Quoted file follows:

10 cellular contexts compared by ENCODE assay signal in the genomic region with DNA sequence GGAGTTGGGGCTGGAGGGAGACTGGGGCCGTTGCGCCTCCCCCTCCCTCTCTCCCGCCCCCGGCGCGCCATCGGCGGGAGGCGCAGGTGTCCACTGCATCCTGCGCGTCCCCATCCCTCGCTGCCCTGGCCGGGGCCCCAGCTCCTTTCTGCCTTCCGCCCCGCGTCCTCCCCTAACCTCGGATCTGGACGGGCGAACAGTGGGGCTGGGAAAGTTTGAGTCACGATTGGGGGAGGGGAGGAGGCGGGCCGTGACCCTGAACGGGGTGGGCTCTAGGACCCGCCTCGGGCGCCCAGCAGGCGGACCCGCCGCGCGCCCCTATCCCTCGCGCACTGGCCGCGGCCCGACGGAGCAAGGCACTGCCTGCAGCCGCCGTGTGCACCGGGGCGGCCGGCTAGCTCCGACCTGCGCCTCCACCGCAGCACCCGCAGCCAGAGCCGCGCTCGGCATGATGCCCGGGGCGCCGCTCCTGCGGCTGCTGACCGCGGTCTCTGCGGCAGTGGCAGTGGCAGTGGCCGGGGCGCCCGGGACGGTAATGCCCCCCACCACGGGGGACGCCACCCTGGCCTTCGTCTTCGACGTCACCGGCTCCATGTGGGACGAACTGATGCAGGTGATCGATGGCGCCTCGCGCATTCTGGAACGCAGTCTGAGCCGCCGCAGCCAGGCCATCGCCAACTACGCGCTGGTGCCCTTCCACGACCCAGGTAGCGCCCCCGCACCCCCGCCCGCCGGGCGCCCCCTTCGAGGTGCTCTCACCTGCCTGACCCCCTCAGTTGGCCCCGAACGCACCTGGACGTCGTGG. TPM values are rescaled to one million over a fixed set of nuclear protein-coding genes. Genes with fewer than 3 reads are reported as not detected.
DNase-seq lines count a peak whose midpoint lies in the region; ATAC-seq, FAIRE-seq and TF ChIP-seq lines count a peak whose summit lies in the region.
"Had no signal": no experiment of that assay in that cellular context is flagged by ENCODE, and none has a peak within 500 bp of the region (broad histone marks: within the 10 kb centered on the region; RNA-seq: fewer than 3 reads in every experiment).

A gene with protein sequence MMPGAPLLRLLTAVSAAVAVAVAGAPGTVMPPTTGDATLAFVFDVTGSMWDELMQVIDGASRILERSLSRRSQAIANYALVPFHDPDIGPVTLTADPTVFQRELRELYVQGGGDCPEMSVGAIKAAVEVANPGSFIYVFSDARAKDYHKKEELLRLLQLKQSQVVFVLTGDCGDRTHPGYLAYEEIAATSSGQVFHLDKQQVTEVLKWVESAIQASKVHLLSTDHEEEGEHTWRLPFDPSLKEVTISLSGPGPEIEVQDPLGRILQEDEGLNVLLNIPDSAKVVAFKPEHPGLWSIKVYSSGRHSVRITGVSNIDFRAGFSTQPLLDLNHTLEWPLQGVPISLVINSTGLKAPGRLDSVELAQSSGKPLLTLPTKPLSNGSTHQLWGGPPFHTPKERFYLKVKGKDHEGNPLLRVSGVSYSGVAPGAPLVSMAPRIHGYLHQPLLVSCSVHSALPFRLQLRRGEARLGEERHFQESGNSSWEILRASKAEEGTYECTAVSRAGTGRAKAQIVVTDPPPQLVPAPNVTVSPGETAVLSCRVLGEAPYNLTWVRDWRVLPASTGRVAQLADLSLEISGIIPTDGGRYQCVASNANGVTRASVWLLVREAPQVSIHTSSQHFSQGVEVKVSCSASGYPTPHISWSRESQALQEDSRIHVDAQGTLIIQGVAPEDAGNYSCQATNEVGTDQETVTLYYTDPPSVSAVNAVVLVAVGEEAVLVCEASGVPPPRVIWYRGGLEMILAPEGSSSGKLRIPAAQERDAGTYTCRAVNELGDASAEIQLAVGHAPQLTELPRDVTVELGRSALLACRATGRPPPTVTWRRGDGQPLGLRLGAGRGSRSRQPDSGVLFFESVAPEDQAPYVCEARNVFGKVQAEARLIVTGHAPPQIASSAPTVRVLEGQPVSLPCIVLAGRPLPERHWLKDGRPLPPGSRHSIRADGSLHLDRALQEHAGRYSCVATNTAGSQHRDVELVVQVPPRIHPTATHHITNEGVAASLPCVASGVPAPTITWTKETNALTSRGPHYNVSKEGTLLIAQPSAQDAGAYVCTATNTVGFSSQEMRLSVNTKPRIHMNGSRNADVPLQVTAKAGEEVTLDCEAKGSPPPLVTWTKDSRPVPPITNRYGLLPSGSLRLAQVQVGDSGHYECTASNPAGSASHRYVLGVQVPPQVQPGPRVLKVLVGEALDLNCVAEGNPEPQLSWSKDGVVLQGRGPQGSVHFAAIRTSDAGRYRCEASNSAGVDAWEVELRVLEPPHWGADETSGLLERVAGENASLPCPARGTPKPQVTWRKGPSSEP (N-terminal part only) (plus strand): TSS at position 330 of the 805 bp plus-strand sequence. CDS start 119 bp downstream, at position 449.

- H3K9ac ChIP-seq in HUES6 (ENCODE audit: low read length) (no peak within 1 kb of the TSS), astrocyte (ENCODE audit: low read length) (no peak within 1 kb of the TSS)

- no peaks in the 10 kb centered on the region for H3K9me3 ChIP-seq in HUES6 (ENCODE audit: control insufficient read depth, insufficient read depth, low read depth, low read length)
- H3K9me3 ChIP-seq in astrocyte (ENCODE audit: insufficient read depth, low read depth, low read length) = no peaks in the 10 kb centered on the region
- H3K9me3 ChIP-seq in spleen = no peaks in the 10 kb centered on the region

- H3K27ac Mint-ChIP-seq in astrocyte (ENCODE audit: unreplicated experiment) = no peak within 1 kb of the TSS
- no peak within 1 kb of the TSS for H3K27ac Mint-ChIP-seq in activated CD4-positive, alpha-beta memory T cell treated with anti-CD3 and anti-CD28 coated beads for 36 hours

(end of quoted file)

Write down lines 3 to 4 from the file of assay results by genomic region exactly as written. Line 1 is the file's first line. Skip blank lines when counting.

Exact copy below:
"Had no signal": no experiment of that assay in that cellular context is flagged by ENCODE, and none has a peak within 500 bp of the region (broad histone marks: within the 10 kb centered on the region; RNA-seq: fewer than 3 reads in every experiment).

A gene with protein sequence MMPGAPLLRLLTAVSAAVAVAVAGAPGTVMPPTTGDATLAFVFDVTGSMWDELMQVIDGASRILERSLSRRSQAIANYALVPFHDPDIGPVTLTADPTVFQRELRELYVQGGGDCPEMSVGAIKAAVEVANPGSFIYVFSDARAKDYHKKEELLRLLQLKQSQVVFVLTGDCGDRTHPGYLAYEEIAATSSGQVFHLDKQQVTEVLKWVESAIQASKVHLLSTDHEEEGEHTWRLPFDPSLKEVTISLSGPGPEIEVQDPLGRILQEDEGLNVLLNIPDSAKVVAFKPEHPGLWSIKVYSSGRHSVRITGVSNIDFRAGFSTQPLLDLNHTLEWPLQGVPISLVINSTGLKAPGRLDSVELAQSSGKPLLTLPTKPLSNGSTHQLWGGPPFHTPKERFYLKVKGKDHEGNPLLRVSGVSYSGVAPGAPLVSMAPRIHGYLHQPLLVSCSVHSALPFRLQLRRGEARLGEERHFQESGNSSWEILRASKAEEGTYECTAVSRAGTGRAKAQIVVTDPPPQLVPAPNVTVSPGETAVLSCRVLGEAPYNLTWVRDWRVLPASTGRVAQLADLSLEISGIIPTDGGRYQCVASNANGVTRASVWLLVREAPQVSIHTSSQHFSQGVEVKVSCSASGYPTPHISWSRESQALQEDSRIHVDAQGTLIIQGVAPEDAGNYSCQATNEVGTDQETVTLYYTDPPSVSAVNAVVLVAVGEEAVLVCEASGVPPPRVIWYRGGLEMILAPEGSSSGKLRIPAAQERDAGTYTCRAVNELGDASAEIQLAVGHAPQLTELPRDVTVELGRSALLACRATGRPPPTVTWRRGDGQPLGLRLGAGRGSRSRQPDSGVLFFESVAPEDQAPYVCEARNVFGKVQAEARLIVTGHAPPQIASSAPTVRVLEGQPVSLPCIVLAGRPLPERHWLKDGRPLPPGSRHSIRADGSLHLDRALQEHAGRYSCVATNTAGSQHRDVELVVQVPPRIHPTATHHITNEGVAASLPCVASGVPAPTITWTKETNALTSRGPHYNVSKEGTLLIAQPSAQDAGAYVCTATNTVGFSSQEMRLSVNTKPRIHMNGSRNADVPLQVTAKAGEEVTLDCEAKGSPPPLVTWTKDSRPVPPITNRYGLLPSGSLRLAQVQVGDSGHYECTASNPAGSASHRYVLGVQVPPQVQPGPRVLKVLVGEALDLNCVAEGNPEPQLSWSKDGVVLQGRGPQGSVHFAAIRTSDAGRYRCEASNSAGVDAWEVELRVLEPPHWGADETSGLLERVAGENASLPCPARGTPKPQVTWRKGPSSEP (N-terminal part only) (plus strand): TSS at position 330 of the 805 bp plus-strand sequence. CDS start 119 bp downstream, at position 449.